Audit appointments seemed to be forever—at least for audit firms, some of whom have had mandates spanning decades. But all this has changed since the EU audit reform package took effect.
Under rules brought in last year, European listed companies have to rotate their auditors every ten years, with the option of retaining the same firm for 20 years provided there was a tender halfway through.
What should boards be thinking about when putting an audit out to tender to get the best result for their companies?
1. Set objectives and consult shareholders
Just because companies need to put their audit out to tender every decade doesn’t mean this is the only time they will do it.
There could be other reasons, such as wanting a fresh view of the company’s financial affairs. There might have been a change in the group structure or business direction. Or a company might want to test the water and see how the audit service and price have changed since the last tender.
Each of these reasons will give the board a different set of objectives in appointing a new auditor.
Whether the decision to put the audit to tender is for business or regulatory reasons, the first priority is to consider selection criteria: what are the most important features the company wants from its auditors and the audit service? Following on from this, the next question is to establish how to assess tenders. And then it’s worth starting to involve major shareholders early in the process—after all, the new auditors will report to them.
2. Choose who to invite to tender
Many companies decide which audit firms to invite to bid based on the firms’ experience in their industry and regulatory environment, geographic coverage, and reputation. This last point is the most difficult one to judge, but the most important one to get right.
With companies keen not to be on the front page of tomorrow’s paper for the wrong reasons, it’s important to only invite firms that emphasise high-quality, robust audits.
3. Decide who will run the tender, and how
The audit committee chairman should be in charge of the process, possibly from the point of deciding to tender, up to making the final recommendation to the board.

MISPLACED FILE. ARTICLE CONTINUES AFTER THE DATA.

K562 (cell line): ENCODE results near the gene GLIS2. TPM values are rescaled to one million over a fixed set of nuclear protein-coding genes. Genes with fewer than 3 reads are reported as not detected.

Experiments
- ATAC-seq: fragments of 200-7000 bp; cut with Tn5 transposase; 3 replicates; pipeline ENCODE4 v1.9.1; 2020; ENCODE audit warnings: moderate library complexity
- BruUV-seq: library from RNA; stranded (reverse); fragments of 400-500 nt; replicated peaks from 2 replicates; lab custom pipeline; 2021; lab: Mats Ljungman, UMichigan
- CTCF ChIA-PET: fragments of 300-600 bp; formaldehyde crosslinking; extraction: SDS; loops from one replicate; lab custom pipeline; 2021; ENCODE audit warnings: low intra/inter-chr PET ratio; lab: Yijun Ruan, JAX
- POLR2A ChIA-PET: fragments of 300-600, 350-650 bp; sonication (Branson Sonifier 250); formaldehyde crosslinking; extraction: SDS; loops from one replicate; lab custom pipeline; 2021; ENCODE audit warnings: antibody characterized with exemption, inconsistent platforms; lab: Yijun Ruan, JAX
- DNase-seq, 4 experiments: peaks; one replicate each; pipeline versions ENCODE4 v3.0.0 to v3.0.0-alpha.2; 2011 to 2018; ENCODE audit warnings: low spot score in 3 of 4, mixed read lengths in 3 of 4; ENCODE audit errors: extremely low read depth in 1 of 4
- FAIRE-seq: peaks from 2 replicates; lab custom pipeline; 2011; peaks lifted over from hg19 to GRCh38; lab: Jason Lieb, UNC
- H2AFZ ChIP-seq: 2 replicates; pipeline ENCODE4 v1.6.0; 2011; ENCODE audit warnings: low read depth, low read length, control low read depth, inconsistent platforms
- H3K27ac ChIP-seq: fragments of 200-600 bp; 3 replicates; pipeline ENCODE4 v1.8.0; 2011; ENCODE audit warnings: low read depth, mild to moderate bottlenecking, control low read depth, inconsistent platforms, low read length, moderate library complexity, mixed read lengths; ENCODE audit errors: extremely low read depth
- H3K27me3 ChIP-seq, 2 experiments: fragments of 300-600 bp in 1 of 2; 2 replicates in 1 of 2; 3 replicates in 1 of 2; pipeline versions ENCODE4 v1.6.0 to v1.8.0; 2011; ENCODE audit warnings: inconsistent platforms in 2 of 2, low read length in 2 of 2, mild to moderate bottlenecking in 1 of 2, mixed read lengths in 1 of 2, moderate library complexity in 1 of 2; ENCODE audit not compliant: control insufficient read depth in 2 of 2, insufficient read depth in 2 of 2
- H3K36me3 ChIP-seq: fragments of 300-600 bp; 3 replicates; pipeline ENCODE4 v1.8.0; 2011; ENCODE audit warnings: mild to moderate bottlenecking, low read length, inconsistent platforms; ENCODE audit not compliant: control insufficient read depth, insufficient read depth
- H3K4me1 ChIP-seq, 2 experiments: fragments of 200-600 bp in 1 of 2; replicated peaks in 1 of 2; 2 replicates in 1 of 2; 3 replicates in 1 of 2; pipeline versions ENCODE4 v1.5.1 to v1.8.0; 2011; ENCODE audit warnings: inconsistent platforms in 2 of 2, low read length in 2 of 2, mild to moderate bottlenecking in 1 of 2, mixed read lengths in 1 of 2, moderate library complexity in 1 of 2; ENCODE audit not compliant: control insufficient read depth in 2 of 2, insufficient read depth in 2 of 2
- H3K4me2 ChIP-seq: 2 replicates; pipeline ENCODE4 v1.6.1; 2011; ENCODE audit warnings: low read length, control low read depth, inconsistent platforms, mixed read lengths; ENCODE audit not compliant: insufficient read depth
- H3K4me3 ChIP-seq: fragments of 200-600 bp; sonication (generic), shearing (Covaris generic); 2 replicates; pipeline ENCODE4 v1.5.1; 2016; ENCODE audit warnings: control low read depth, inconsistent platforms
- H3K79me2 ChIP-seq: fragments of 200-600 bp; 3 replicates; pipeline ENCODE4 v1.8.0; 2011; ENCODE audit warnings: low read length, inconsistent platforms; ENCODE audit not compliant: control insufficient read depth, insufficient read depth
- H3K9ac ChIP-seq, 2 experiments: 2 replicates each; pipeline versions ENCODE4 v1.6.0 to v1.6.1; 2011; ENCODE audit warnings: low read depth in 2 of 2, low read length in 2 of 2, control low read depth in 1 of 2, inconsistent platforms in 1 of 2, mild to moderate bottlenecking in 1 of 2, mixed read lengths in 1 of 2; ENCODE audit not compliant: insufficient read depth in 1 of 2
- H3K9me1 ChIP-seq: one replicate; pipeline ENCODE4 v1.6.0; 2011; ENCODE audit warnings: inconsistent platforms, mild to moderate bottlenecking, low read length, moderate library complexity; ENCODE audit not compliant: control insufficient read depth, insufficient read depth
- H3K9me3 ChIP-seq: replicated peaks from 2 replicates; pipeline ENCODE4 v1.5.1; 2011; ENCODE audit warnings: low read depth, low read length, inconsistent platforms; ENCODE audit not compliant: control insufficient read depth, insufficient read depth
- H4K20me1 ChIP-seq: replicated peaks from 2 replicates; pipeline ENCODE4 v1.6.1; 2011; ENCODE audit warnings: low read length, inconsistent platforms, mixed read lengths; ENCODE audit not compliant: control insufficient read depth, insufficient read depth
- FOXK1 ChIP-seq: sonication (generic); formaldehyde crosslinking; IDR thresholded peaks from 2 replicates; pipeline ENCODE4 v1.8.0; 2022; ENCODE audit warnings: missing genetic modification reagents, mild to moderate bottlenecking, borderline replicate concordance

Potential auditors will need access to a great deal of company information and access to key personnel in order to make a bid, and this will have to be managed carefully.
Procurement specialists might be asked to help make sure the tender process is independent and objective. However, all judgement calls need to be made by the audit committee, with the chairman taking the lead.
4. Decide who to recommend to the board
A company’s reputation rests on the trustworthiness of the information it makes public. For this reason it’s important not to cut costs on the audit—to put quality above price.
The thorny question is: what is audit quality? This is something that each audit committee will have to decide in the context of the company by looking at the audit tenders in detail. Does the prospective auditor show a good understanding of the company’s business, the industry it operates in, and the risks that flow from its operations and circumstances? Is there a clear audit plan detailing the audit approach, particularly to high-risk areas?
Auditors must make judgement calls in the course of their assignments: the tender could include some difficult scenarios to enable companies to show how the prospective auditors would exercise their judgement, whether they would provide an appropriate degree of professional scepticism, and whether they would be prepared to challenge the board constructively.
5. Manage an orderly transition
Saying goodbye to a firm as auditor does not mean the end of the relationship.
The firm will want to be one of the first the company turns to for non-audit services and, of course, to be in the running next time the audit tender comes around. This means it should be in everyone’s interests to have a smooth transition from one mandate to the next.
However, the process still needs to be properly managed by a dedicated transition manager appointed within the company, and with enough time given for both the outgoing and incoming firms to transfer information and discuss any major issues arising from the last audit of the outgoing firm.
Again, a firm’s ability to deal with this could be assessed in the audit tender by asking prospective auditors what they would do in the first six months after being appointed as new auditors.
Caroline Biebuyck is a business writer and editor specialising in governance, accounting, tax, finance and diversity.